EU leaders defend LGBT rights amid concern over Hungary law

BRUSSELS (AP) — European Union leaders clashed with Hungary’s prime minister during a heated summit Thursday over new legislation in his country that will ban showing content about LGBT issues to children, a measure that has been widely criticized across the region and has angered human rights groups.

A majority of the leaders insisted that discrimination must not be tolerated in the 27-nation bloc and told Viktor Orban that the new Hungarian law goes against the EU’s fundamental values.

“Being homosexual is not a choice; being homophobic is,” Belgian Prime Minister Alexander De Croo told Orban during the meeting, according to a EU diplomat. The person spoke anonymously according to usual practice.

Dutch Prime Minister Mark Rutte launched a virulent tongue-lashing, suggesting that Orban activate the same clause in the bloc’s treaty that Britain used to leave if he is not happy with the EU’s principles, another diplomat said.

Hungarian Justice minister Judit Varga said on Twitter that Hungary has no intention of leaving the EU. “On the contrary, we want to save it from hypocrites,” she wrote.

Hosting the summit in Brussels, European Council president Charles Michel recalled that values such as freedom, tolerance and human dignity are at the heart of the EU, said another diplomat with direct knowledge of the discussions.

He added that the discussion was “an in-depth and at times even emotional debate.”

The law was signed Wednesday by Hungarian president Janos Ader after Hungary’s parliament passed the bill last week. It prohibits sharing content on homosexuality or sex reassignment to people under 18 in school sex education programs, films or advertisements.

The government says it will protect children, but critics say it links homosexuality with pedophilia. It will enter into force in 15 days.

Speaking upon arrival at the meeting in Brussels, Orban ruled out withdrawing the law, insisting it does not target homosexuals.

“It’s not about homosexuality, it’s about the kids and the parents,” Orban said. “I am defending the rights of homosexual guys but this law is not about them.”

The issue has turned a harsh spotlight on the EU’s inability to rein in the “illiberal democracies” among its ranks like Hungary and Poland, whose deeply conservative, nationalist and anti-migrant governments have flouted the bloc’s democratic standards and values for years.

Luxembourg Prime Minister Xavier Bettel, who is openly gay, said the Hungarian law further stigmatizes homosexuals and should be fought.

“The most difficult thing for me was to accept myself when I realized that I was in love with this person of my sex,” Bettel said. “It was hard to say to my parents, hard to say to my family. ... We have a lot of young people who do suicide because they do not accept themselves, how they are.”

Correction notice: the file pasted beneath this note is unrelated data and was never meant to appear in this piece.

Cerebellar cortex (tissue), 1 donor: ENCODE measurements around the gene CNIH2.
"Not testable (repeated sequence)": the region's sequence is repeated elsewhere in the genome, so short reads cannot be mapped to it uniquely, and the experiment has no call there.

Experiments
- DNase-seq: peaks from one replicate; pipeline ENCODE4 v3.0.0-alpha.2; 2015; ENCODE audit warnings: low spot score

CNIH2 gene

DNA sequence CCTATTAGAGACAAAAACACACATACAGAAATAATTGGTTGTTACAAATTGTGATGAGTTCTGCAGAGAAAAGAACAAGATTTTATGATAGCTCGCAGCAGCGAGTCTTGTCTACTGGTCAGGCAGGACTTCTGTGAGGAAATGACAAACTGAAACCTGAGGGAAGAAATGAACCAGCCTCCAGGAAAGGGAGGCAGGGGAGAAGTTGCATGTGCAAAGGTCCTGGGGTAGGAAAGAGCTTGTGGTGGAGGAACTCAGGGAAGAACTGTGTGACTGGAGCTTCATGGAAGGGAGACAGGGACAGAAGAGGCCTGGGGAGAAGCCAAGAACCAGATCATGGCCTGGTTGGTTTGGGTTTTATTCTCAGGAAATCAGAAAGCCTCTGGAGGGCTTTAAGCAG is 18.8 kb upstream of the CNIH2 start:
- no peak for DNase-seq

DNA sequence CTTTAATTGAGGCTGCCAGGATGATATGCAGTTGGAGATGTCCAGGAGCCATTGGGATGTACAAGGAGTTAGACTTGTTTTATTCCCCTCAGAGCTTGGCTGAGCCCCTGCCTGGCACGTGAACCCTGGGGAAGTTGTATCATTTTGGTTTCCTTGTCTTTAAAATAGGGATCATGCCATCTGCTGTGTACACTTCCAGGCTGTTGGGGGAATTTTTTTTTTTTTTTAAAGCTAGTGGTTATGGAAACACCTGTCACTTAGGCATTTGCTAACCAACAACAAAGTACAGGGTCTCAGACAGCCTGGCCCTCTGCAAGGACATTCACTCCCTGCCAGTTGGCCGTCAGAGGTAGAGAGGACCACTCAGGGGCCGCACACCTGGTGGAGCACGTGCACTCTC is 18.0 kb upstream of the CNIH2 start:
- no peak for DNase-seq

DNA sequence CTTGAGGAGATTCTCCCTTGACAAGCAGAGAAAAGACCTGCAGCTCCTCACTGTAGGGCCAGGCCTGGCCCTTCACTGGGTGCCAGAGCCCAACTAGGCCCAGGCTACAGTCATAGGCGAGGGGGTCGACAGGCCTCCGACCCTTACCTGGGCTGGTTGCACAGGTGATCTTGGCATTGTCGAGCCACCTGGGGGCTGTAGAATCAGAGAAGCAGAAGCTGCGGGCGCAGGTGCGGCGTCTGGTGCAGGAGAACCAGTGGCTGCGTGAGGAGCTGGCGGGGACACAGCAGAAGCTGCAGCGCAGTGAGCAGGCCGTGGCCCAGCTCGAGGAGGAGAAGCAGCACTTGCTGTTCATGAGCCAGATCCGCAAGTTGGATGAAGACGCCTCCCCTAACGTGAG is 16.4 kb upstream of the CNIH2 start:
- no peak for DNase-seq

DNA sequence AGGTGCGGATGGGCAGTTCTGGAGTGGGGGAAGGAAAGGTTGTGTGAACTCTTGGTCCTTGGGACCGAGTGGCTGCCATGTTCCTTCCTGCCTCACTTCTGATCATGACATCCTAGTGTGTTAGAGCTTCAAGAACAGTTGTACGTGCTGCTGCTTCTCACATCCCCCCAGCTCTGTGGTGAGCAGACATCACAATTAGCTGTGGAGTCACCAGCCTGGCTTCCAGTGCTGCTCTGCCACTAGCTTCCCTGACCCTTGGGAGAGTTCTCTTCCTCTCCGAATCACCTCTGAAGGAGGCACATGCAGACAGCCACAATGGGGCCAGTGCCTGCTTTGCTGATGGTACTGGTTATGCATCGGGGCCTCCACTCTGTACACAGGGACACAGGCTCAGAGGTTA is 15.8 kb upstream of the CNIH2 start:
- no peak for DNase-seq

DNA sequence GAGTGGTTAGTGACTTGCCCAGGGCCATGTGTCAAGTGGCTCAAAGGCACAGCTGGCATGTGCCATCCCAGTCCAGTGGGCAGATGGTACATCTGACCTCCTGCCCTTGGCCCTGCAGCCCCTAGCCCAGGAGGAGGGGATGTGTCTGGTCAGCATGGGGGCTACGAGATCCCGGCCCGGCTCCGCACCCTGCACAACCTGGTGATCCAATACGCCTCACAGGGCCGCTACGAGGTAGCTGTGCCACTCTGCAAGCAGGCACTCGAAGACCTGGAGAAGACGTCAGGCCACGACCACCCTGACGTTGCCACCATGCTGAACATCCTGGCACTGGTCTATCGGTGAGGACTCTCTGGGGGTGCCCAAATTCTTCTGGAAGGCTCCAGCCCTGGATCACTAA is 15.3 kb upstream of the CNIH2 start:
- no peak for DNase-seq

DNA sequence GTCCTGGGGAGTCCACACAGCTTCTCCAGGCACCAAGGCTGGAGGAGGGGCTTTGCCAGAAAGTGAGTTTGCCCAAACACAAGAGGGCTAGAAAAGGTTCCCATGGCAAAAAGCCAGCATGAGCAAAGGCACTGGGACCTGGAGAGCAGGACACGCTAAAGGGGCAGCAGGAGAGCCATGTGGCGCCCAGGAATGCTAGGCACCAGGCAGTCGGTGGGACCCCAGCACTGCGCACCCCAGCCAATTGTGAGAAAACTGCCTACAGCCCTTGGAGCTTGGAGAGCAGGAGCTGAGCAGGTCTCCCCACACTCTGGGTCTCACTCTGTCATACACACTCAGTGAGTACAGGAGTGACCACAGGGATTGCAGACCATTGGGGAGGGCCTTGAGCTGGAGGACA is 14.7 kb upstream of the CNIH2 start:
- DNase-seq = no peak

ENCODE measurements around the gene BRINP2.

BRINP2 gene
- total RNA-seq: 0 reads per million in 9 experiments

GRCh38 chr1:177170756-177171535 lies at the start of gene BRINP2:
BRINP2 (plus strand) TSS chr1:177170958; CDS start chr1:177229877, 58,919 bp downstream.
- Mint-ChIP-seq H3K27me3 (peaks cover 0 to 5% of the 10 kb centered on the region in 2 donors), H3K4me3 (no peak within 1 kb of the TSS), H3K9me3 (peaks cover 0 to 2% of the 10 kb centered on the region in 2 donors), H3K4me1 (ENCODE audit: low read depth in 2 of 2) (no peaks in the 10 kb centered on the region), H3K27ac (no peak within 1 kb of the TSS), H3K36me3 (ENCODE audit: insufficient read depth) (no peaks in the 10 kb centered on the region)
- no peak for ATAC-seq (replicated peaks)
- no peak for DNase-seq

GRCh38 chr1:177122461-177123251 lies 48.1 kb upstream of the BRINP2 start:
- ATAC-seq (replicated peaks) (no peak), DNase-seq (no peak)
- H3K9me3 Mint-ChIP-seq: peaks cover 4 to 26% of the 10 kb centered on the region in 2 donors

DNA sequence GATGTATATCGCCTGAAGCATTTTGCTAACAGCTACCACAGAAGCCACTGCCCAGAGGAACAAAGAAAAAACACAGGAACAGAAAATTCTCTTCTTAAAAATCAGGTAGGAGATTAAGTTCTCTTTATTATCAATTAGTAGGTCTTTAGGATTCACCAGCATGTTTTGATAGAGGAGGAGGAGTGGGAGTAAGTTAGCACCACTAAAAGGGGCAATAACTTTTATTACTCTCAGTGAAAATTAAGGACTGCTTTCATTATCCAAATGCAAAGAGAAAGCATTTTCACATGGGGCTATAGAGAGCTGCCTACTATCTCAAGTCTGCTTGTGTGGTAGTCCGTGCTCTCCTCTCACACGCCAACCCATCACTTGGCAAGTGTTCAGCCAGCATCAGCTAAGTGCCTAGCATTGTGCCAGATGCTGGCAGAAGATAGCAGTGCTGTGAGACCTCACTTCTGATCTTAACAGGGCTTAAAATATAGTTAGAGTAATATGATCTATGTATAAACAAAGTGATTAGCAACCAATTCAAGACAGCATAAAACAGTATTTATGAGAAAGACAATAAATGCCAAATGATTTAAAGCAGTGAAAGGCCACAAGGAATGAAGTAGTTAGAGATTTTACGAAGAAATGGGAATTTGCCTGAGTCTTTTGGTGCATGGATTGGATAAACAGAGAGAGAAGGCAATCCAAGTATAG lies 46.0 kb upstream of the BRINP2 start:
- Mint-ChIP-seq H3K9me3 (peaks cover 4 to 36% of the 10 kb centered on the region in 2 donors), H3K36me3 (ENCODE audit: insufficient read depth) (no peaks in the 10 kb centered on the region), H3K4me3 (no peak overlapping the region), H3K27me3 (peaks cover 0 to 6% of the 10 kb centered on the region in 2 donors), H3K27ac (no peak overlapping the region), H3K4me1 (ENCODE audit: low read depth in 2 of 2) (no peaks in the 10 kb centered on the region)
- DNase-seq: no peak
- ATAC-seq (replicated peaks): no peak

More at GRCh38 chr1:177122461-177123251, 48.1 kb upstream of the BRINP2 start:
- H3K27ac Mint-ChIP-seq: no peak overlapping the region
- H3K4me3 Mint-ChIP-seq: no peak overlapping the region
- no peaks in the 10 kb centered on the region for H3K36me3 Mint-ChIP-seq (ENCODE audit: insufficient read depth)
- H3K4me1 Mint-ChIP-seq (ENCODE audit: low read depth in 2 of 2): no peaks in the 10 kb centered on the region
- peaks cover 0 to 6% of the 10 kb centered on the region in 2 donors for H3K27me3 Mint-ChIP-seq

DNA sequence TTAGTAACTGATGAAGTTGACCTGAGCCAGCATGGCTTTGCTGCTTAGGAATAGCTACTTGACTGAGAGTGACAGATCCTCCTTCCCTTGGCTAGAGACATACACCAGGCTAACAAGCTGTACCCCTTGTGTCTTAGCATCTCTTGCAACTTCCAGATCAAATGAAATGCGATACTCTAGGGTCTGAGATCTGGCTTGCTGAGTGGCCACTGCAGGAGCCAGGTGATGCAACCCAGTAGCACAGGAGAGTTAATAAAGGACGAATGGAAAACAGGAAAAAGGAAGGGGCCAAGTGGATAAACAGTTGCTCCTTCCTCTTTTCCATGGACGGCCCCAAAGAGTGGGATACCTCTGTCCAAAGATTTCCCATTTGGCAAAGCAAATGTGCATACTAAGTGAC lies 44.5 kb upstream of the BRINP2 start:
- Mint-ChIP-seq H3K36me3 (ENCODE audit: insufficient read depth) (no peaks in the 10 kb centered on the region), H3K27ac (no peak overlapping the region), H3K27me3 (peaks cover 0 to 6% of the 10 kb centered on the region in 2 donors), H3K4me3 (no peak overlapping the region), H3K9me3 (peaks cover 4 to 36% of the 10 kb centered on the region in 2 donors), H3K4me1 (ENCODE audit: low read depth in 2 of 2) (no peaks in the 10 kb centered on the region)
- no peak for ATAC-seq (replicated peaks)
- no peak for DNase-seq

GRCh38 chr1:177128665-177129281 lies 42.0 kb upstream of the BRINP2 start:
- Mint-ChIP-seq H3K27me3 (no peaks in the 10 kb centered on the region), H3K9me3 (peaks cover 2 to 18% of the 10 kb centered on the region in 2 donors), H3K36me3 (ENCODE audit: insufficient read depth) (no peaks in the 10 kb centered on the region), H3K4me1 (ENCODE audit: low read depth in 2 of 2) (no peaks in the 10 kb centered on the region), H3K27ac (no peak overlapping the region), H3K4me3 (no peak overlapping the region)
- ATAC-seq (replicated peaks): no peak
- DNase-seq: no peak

In coordinated messages on Twitter, several EU leaders wrote that “hate, intolerance and discrimination have no place in our Union. That’s why, today and every day, we stand for diversity and LGBTI equality so that our future generations can grow up in a Europe of equality and respect.”

Many attached a letter to their tweets addressed to European Council President Charles Michel, who hosted their summit, as well as European Commission President Ursula von der Leyen and U.N. Secretary-General Antonio Guterres, who also took part in the meeting.

“Respect and tolerance are at the core of the European project. We are committed to carry on with this effort, making sure that future European generations grow up in an atmosphere of equality and respect,” said the letter, signed by the leaders of France, Germany, Italy and Spain, among others.

Hungary was not mentioned by name, but many of the same leaders signed a letter earlier this week backed by 17 countries calling on von der Leyen’s commission, which watches over the respect of EU laws, to take the government in Budapest to the European Court of Justice over the bill.

The commission has already taken the first step in legal action. On Wednesday, Brussels sent a letter to Hungary’s justice minister seeking “clarifications, explanation and information” about elements of the bill.

It said that some provisions appear to “directly violate the prohibition of discrimination based on sex and on sexual orientation,” and would put homosexuality, sex change and divergence from self-identity “on the same footing as pornography.”

Asked Thursday about the Hungarian bill, Guterres said “all forms of discrimination are totally unacceptable and obviously any form of discrimination in relation to LGBTQ+ people are totally unacceptable.”

Speaking after a meeting with Guterres, EU Parliament president David Sassoli said a mechanism making payouts to Hungary from a COVID-19 recovery fund conditional to the respect of the rule of law should be activated.

“The time has come now for the law to get applied,” Sassoli said.


Associated Press writers Mark Carlson in Brussels and Mike Corder in The Hague contributed to this report. Spike reported from Budapest.

Samuel Petrequin
Samuel Petrequin
Petrequin is covering European news and sports.